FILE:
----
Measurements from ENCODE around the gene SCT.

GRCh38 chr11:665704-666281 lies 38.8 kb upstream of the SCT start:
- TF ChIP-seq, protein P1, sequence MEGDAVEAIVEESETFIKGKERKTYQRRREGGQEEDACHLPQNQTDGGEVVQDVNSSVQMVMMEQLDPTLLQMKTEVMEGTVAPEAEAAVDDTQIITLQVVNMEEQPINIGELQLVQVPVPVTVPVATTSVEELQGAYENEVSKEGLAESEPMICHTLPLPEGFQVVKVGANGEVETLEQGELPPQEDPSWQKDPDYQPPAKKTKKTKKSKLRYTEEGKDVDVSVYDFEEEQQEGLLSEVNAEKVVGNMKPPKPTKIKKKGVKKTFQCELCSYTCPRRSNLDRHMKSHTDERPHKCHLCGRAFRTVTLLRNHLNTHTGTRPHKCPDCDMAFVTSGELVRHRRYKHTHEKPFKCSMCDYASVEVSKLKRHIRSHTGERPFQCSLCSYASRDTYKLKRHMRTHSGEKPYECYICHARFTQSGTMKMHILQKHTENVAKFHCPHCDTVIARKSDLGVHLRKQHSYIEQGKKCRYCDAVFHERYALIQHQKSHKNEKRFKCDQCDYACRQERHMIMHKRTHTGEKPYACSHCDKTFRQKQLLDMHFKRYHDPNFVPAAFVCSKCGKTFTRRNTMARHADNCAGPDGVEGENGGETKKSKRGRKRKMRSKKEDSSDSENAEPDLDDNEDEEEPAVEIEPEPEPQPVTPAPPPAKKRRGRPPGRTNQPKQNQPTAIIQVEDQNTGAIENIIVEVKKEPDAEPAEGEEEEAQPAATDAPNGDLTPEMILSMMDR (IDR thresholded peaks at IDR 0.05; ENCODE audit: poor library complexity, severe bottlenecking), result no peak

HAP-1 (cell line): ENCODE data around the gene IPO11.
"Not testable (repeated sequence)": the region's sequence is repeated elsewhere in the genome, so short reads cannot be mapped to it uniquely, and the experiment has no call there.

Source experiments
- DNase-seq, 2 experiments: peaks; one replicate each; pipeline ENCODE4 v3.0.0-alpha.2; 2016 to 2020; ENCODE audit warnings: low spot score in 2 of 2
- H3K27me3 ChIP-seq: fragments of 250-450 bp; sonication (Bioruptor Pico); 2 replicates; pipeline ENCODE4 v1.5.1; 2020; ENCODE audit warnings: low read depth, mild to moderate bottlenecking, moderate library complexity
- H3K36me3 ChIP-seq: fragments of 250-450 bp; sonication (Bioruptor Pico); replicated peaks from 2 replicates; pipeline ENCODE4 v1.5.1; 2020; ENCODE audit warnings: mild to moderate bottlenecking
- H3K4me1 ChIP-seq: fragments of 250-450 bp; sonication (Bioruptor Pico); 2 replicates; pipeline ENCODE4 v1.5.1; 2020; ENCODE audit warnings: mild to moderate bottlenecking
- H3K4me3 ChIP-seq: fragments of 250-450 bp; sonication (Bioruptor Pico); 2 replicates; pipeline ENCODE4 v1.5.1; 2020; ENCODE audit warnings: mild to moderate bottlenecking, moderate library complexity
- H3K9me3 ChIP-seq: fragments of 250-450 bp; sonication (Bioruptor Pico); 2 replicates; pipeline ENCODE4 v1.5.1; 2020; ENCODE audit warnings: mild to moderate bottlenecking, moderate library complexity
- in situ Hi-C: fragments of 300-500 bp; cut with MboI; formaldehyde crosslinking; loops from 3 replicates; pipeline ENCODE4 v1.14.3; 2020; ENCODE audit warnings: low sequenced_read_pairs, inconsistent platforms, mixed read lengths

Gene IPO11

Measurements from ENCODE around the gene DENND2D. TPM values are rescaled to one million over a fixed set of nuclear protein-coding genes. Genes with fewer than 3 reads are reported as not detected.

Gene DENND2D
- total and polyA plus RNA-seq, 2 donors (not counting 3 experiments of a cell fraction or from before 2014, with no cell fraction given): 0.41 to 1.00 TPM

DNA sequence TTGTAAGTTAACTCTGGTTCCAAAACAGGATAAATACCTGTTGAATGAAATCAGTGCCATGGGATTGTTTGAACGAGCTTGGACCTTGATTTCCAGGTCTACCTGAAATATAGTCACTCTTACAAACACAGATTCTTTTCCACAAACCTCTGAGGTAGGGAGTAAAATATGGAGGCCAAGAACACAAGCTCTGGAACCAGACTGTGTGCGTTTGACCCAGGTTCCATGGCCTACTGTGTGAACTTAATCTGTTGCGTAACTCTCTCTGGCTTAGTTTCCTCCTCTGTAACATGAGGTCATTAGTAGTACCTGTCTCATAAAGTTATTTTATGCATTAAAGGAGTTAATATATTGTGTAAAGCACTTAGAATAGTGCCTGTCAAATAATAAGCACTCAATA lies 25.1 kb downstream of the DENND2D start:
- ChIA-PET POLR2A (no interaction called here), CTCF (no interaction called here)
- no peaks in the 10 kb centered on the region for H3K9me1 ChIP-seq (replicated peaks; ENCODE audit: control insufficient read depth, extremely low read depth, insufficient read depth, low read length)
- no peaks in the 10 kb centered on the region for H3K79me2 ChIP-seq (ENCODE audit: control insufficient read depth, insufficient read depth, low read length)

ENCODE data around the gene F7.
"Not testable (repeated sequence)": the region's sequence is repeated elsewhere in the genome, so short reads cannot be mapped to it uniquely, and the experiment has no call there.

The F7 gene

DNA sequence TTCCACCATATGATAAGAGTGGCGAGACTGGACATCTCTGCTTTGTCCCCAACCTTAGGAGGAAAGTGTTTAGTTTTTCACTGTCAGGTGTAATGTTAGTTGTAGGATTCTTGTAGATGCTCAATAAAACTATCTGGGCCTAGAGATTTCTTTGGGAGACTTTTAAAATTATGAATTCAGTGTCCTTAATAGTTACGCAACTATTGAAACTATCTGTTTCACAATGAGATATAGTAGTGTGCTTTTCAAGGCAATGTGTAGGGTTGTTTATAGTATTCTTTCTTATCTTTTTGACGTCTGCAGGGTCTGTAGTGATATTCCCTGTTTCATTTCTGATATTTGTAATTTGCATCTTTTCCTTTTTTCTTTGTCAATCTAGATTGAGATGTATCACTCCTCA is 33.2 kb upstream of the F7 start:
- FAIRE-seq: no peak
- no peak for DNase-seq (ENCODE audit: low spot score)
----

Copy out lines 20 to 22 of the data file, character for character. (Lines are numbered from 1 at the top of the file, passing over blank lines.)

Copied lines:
- no peaks in the 10 kb centered on the region for H3K9me1 ChIP-seq (replicated peaks; ENCODE audit: control insufficient read depth, extremely low read depth, insufficient read depth, low read length)
- no peaks in the 10 kb centered on the region for H3K79me2 ChIP-seq (ENCODE audit: control insufficient read depth, insufficient read depth, low read length)

ENCODE data around the gene F7.